Alas, it was not to be. 

Six months later, there’s been no response from Tesla's CEO. 

Official company response

However, an inquiry  to Tesla’s public-relations department eventually elicited a response that confirmed my impressions.

According to Tesla’s then-PR chief, Simon Sproule last fall, “If the brake is detected as pressed after the accelerator is already pressed (brake over-ride condition), the motor torque is reduced to zero at fixed rate.”

“If the accelerator is detected as pressed after the brake is detected as pressed (“both-pedal press” condition used for hill start, by drivers using both feet), the current motor torque is limited to no more than 250 Nm.” 

“However, with hill start control now standard on all cars (from the software release in April), this is becoming less common.”

“Whenever the brake is no longer pressed, in either case, the torque returns the accelerator position requested torque at a fixed rate.”

Torque limit: not enough?

So Musk’s tweet that torque is “limited” in a both-pedals-pressed situation was technically correct half the time.

My own tests firmly convince me that 250 Nm of torque is far from a sufficient limit. It's just not limited nearly enough.

To put that number in perspective, the Model S’s 250-Nm (185 ft-lbs) torque "limit" with the brake pedal pressed is more than the maximum torque available in a base Toyota Camry mid-size sedan.

And 250 Nm is 57 percent of the Model S-85’s maximum available torque of 440 Nm (325 ft-lb). 

The Model S has no dashboard readout for torque, but the 57-percent figure agrees closely with my observed test results for power available with brake pressed: 160 kW, or 59 percent of the car’s 270 kW max power. (At a constant rpm, power is directly proportional to torque.)

Bottom line: 250 Nm of torque is more than many cars produce with the accelerator floored.

Tesla Model S in Albuquerque's 'snowstorm' during NY-to-California road trip [photo: David Noland]

Tesla Model S in Albuquerque's 'snowstorm' during NY-to-California road trip [photo: David Noland]

It’s more than enough to increase braking distance of the Model S drastically if both pedals are inadvertently pressed.

Even this level of “limited” torque with both pedals pressed is still a potential safety hazard.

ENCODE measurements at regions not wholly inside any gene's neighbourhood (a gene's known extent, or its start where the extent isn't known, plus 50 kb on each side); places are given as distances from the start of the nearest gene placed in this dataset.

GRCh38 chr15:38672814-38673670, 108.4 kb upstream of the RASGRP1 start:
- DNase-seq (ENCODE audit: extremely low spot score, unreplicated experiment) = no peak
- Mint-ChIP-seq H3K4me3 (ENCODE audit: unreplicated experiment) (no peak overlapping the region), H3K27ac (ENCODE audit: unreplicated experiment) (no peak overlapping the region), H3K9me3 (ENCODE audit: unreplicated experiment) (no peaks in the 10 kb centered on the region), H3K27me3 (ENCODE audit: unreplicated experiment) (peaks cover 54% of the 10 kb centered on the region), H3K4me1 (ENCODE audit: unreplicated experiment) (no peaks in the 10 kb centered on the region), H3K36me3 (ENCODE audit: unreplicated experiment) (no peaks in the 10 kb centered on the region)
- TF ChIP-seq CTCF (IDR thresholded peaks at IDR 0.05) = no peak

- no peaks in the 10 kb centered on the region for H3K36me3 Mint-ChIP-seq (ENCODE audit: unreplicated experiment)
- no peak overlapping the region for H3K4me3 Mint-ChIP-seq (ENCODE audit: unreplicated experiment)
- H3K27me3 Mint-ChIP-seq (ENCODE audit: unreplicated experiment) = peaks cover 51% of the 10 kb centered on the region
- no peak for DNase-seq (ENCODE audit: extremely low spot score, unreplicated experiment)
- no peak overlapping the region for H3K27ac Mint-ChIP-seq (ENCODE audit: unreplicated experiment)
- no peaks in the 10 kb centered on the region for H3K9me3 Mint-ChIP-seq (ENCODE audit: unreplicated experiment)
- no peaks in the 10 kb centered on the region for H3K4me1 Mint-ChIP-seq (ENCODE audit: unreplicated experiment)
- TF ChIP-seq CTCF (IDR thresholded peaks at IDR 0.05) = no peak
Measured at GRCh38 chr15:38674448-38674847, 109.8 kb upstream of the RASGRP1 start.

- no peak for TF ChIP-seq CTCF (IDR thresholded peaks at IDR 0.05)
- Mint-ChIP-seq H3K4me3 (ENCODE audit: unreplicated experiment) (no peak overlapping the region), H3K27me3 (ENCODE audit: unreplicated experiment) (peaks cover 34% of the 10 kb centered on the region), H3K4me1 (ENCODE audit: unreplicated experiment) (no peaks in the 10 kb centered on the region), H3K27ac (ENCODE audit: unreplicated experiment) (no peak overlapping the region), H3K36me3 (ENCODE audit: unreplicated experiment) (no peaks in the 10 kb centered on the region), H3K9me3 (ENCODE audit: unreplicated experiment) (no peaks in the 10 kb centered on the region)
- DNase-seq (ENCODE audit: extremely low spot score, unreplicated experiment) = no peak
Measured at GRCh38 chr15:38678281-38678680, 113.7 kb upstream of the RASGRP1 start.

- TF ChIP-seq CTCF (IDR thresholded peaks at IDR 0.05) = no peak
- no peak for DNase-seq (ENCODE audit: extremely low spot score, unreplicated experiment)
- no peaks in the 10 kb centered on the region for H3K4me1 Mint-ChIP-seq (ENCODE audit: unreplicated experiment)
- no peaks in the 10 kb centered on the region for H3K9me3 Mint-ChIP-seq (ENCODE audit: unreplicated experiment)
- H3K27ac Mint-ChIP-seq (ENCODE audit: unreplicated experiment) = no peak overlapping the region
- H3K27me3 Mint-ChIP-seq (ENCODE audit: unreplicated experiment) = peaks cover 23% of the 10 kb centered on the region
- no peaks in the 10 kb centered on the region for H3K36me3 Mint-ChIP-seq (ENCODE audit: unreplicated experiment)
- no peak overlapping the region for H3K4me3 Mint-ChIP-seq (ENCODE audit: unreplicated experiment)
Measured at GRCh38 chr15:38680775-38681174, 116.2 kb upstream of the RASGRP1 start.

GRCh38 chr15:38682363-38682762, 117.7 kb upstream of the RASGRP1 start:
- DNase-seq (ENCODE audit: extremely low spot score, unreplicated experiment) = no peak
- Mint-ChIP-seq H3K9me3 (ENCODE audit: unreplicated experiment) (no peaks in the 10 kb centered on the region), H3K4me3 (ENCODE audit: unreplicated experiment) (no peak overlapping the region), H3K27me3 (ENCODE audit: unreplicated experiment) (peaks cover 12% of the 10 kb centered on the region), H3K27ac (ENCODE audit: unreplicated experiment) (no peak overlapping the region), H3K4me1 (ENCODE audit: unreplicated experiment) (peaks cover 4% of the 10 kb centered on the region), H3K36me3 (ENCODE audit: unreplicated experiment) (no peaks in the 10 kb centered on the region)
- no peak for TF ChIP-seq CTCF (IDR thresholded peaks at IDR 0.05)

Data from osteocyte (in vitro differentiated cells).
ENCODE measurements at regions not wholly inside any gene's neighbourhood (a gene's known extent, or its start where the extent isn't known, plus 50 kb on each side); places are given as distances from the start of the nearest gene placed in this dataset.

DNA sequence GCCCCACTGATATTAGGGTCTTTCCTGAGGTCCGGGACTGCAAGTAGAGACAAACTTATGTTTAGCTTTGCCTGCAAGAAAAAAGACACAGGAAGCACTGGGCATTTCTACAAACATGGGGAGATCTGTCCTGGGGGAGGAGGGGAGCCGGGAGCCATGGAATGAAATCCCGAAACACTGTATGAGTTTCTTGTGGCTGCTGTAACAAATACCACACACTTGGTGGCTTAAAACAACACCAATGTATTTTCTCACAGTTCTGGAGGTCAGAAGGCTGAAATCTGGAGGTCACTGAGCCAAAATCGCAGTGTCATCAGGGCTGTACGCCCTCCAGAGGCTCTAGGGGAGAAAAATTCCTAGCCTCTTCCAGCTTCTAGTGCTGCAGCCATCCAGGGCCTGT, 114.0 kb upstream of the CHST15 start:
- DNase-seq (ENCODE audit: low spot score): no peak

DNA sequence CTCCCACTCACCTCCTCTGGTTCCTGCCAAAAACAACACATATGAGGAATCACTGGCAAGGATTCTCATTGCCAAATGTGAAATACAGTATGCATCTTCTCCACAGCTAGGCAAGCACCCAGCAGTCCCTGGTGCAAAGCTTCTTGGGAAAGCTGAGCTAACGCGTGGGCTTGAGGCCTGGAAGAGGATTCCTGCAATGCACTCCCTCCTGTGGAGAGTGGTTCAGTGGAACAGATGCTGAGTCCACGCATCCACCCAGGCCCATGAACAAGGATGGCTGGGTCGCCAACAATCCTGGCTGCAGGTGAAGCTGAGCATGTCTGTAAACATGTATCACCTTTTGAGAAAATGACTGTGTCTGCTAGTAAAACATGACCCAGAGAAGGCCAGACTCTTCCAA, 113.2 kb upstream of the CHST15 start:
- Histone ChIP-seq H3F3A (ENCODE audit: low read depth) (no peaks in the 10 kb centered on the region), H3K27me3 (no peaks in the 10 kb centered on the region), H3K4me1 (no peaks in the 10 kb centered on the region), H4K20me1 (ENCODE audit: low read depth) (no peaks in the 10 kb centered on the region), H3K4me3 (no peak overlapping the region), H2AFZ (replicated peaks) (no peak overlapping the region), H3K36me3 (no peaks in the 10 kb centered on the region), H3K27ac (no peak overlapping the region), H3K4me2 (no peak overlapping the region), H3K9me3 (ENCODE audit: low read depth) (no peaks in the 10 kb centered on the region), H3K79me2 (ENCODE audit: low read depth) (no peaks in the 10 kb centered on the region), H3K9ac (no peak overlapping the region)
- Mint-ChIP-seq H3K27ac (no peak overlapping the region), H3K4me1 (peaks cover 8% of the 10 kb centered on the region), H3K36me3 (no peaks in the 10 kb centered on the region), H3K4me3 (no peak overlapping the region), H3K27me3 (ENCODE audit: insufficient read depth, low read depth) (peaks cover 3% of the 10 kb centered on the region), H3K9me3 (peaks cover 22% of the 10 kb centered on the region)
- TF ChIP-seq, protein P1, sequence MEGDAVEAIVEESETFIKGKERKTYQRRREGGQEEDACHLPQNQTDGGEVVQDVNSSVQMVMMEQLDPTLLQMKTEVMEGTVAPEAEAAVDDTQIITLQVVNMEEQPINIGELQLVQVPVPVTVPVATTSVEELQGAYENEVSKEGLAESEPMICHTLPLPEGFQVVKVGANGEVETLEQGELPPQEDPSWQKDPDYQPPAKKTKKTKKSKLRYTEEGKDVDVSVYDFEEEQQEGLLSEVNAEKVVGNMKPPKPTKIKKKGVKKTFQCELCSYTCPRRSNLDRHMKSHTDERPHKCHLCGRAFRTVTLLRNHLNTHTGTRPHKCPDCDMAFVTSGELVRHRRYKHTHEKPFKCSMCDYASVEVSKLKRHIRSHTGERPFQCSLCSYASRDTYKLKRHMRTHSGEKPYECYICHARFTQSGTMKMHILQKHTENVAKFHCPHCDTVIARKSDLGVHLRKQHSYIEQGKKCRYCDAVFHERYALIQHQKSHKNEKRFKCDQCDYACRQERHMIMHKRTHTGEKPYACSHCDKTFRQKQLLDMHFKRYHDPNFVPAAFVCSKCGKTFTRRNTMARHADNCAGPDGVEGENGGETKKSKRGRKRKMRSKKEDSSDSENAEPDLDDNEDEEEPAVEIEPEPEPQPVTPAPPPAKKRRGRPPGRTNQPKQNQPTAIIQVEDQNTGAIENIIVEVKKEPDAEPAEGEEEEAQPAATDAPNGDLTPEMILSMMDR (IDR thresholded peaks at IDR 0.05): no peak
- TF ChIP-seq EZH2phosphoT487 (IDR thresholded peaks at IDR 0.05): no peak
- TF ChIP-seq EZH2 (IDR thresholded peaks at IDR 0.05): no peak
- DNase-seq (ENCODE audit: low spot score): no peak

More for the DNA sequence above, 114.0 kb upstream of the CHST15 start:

No longer justified

Sproule’s comment about the hill-hold function suggests that this may have been Tesla’s original reasoning for not cutting off power completely in the brake-first scenario.

A total power cut-off might have made hill-starts a bit trickier. 

But that justification--however tepid it may have been in the first place--has now vanished: For almost a year now, every Model S has been upgraded with an automatic hill-hold function

And that update seemingly moots any need for pressing both pedals.

However, current Tesla Communications chief Ricardo Reyes says, “Hill hold prevents cars from rolling back for only a short duration of time.

"It is not intended or designed to provide the type of specific driver control provided by the brake/accelerator logic..

“For example when parking or maneuvering on an incline in cities like San Francisco or Boston, some torque applied to the accelerator is desirable, even when the brake is first applied.

"A driver may be required to maneuver back and forth several times while ensuring little to no rolling of the car except under power. 

"Allowing limited accelerator commanded torque in these circumstances, even with brake application, ensures that is possible. 

 “We believe this logic best balances safety with driver usability.”

Yes, but...

Frankly, we must disagree.

A hill-hold function is perfectly adequate for the hilly parking situation Reyes describes, as long as it’s working. Yes, the Model S hill-hold function cuts off after 1-2 seconds.

But if the only justification for the double-pedal logic is that the hill-hold function cuts off too soon, then the solution is simple: Fix the hill-hold function.

If the hill-hold function holds indefinitely until the accelerator is pressed—as it does, for example, in cars as diverse as BMW, Mercedes-Benz, and Subaru--then the double-pedal logic becomes entirely unnecessary.

Bottom Line

Clearly, now that every Model S has a hill-hold function, the potential hazard of an inadvertent double-pedal during braking far outweighs the benefit of any conceivable intentional double-pedal situation.

And a better hill-hold function would entirely moot today's tissue-thin justification for the double-pedal logic.

So I’ll say it again:

Please, Elon. You’ve often said  that safety is your top priority.

Show us you mean it.

Change the both-pedals-pressed firmware, before somebody gets hurt.